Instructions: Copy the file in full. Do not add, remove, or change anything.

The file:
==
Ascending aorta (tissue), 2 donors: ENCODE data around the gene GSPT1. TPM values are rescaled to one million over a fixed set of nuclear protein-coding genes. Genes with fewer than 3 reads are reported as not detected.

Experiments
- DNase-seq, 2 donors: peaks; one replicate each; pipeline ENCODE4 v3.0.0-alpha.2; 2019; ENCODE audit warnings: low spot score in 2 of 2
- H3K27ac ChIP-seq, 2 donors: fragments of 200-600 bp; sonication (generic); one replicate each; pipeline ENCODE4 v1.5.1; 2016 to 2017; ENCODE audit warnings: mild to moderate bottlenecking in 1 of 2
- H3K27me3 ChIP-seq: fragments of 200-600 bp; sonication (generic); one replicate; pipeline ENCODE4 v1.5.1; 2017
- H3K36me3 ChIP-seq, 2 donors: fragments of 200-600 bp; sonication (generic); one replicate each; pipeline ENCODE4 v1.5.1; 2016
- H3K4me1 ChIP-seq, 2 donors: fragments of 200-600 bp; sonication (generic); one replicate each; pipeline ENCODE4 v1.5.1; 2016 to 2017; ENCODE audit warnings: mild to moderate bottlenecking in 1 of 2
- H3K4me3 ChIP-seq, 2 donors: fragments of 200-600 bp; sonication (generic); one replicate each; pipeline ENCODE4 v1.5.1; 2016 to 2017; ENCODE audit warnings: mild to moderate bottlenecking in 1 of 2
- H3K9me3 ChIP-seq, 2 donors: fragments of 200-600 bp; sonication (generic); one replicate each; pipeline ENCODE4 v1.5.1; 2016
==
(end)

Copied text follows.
Ascending aorta (tissue), 2 donors: ENCODE data around the gene GSPT1. TPM values are rescaled to one million over a fixed set of nuclear protein-coding genes. Genes with fewer than 3 reads are reported as not detected.

Experiments
- DNase-seq, 2 donors: peaks; one replicate each; pipeline ENCODE4 v3.0.0-alpha.2; 2019; ENCODE audit warnings: low spot score in 2 of 2
- H3K27ac ChIP-seq, 2 donors: fragments of 200-600 bp; sonication (generic); one replicate each; pipeline ENCODE4 v1.5.1; 2016 to 2017; ENCODE audit warnings: mild to moderate bottlenecking in 1 of 2
- H3K27me3 ChIP-seq: fragments of 200-600 bp; sonication (generic); one replicate; pipeline ENCODE4 v1.5.1; 2017
- H3K36me3 ChIP-seq, 2 donors: fragments of 200-600 bp; sonication (generic); one replicate each; pipeline ENCODE4 v1.5.1; 2016
- H3K4me1 ChIP-seq, 2 donors: fragments of 200-600 bp; sonication (generic); one replicate each; pipeline ENCODE4 v1.5.1; 2016 to 2017; ENCODE audit warnings: mild to moderate bottlenecking in 1 of 2
- H3K4me3 ChIP-seq, 2 donors: fragments of 200-600 bp; sonication (generic); one replicate each; pipeline ENCODE4 v1.5.1; 2016 to 2017; ENCODE audit warnings: mild to moderate bottlenecking in 1 of 2
- H3K9me3 ChIP-seq, 2 donors: fragments of 200-600 bp; sonication (generic); one replicate each; pipeline ENCODE4 v1.5.1; 2016